Natural Dyes from Plants used as Colorants in Jelly Drinks


Natural Dyes from Plants used as Colorants in Jelly Drinks

Jelly drinks are popular food products for all age groups and are sources of carbohydrates, such as sugars, fibers and other components. Jelly drinks can be categorized as functional foods because of their health benefits. They usually have attractive colors that make the drink more desirable to consumers. Thus, the best dyes for food products are natural dyes. In addition to their function of making products more attractive, natural dyes are a source of bio compatible components that function as antioxidants1.

The natural dyes such as; anthocyanins, carotenoids, chlorophyll and betacyanin are derived from plants or animals. Natural dyes have been used in the food industry, but as technology develops, the use of synthetic dyes is also growing. Synthetic dyes are easier to obtain cheaply and many food manufacturers use these synthetic dyes to reduce production costs. However, the use of synthetic dyes is bad for human health1.

Researchers of indonesia selected four native plants and used them as a natural dye to be used in jelly drinks. The selected plants were; Archidendron Pauciflorum (jengkol), Syzygium Oleana (pucuk merah), Mangifera Indica (mango),Theobroma Cacao (cocoa tree) and Cinnamomum burmannii (indonesian cinnamon). The plants were selected due to their various benefits, and presence of many important constituents2, 3.

Jelly drinks are made of a gel-shaped liquid product that is easily aspirated is chewy and can be consumed to delay hunger. Gels can be formed through formation of the junction zone by hydrocolloids along with sugars and acids. Before their application in jelly drinks, the antioxidant activity of the young leaves is measured at various incubation times.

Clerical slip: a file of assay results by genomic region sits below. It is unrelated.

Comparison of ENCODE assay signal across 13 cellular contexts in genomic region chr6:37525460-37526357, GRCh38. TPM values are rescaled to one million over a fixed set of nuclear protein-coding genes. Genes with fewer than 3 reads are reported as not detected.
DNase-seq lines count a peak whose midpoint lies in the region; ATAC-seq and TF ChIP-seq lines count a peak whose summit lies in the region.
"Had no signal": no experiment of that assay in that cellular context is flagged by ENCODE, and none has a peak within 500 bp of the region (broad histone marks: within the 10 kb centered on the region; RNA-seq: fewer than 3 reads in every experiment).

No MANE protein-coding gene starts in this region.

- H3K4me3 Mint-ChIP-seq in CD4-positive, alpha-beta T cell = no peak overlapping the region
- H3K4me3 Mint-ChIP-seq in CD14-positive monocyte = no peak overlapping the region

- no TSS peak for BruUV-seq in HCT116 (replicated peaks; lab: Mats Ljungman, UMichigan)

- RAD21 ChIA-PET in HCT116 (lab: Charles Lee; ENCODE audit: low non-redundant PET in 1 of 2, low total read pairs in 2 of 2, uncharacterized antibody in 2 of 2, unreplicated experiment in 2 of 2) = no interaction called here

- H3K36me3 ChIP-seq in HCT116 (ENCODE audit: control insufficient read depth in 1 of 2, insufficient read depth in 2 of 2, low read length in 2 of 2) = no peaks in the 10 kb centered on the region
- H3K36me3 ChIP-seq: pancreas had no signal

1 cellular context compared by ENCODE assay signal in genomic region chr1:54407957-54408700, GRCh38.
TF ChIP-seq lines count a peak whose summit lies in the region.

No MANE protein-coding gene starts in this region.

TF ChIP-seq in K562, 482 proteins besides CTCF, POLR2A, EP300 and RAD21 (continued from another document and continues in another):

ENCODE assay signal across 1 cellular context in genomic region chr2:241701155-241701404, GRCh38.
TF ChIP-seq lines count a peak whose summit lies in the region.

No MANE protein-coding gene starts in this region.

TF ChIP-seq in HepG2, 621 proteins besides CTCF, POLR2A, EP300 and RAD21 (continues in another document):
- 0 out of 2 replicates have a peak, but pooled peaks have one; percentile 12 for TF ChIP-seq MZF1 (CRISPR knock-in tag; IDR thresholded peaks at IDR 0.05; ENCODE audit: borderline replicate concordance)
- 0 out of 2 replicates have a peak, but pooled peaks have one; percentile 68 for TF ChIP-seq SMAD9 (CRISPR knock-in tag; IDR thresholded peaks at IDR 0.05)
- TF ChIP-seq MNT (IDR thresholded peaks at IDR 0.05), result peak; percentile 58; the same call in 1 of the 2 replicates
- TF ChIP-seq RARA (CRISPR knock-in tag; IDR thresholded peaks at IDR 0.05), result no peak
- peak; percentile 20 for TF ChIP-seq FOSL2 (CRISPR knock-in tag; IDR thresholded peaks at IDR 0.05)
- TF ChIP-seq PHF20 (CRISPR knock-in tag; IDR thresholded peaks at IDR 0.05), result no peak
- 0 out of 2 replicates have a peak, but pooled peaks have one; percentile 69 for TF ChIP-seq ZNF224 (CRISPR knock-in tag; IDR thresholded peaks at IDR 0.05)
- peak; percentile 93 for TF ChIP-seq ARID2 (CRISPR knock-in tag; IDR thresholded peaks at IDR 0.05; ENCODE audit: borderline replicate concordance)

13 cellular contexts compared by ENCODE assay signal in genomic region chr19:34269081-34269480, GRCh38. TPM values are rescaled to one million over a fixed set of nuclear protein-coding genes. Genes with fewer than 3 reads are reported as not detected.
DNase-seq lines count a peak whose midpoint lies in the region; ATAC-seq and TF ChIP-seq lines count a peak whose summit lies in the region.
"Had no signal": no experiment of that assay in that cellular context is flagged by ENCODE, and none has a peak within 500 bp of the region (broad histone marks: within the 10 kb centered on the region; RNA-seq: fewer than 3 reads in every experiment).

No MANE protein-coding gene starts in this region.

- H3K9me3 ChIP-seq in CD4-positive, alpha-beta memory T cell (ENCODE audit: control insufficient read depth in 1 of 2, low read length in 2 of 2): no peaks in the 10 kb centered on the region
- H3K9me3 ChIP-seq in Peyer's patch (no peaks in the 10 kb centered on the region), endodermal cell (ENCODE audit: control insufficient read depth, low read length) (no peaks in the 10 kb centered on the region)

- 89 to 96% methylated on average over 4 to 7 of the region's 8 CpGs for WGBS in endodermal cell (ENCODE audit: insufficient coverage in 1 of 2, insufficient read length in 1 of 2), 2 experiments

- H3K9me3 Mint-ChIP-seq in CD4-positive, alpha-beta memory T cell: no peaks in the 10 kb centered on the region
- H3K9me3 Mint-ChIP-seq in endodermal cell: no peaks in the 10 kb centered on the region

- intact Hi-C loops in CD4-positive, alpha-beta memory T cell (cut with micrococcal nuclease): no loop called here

Therefore, a new purpose study was performed to evaluate the antioxidant activity, total polyphenols and anthocyanin content in A. Pauciflorum, S. Oleana, M. Indica, T. Cacao and C. Burmannii young leaf extracts as well as their use in making jelly drinks4.

The study uncovered the potential for young leaves with red pigments to be used as colourants, which can be beneficial to increase the functional benefits of the plant in its application in food products. The results of this study showed that the antioxidant activity and total polyphenol content of A. Pauciflora commonly known as jengkol were the highest among the young leaves in both extracts and jelly drinks.


Antioxidant, jelly drink, natural dyes, red pigment, young leaves, jengkol, mango, Archidendron Pauciflorum (jengkol), Syzygium Oleana (pucuk merah), Mangifera Indica (mango), Theobroma Cacao (cocoa tree) and Cinnamomum burmannii (indonesian cinnamon).

Asian Journal of Plant Sciences


  1. Pivtsaev, A.A. and V.I. Razov, 2016. Detection of the carcinogenic properties of synthetic and natural dyes using positron annihilation lifetime spectrometry. Res., 5: 1306-1308.
  2. Anggraini, T., 2017. Antioxidant activity of Syzygium oleana. J. Nutr., 16: 605-611.
  3. Hii, C.L., C.L. Law, S. Suzannah, Misnawi and M. Cloke, 2009. Polyphenols in cocoa (Theobroma cacao). Asian J. Food Agro-Ind., 2: 702-722.
  4. Anggraini, T., Novendra, V. and Novelina, 2018. Antioxidant Activity of Archidendron pauciflorum, Syzygium oleana, Mangifera indica, Theobroma cacao and Cinnamomum burmannii Young Leaves and Their Application as Jelly Drink Colourants. J.Nutr., 17: 492-499.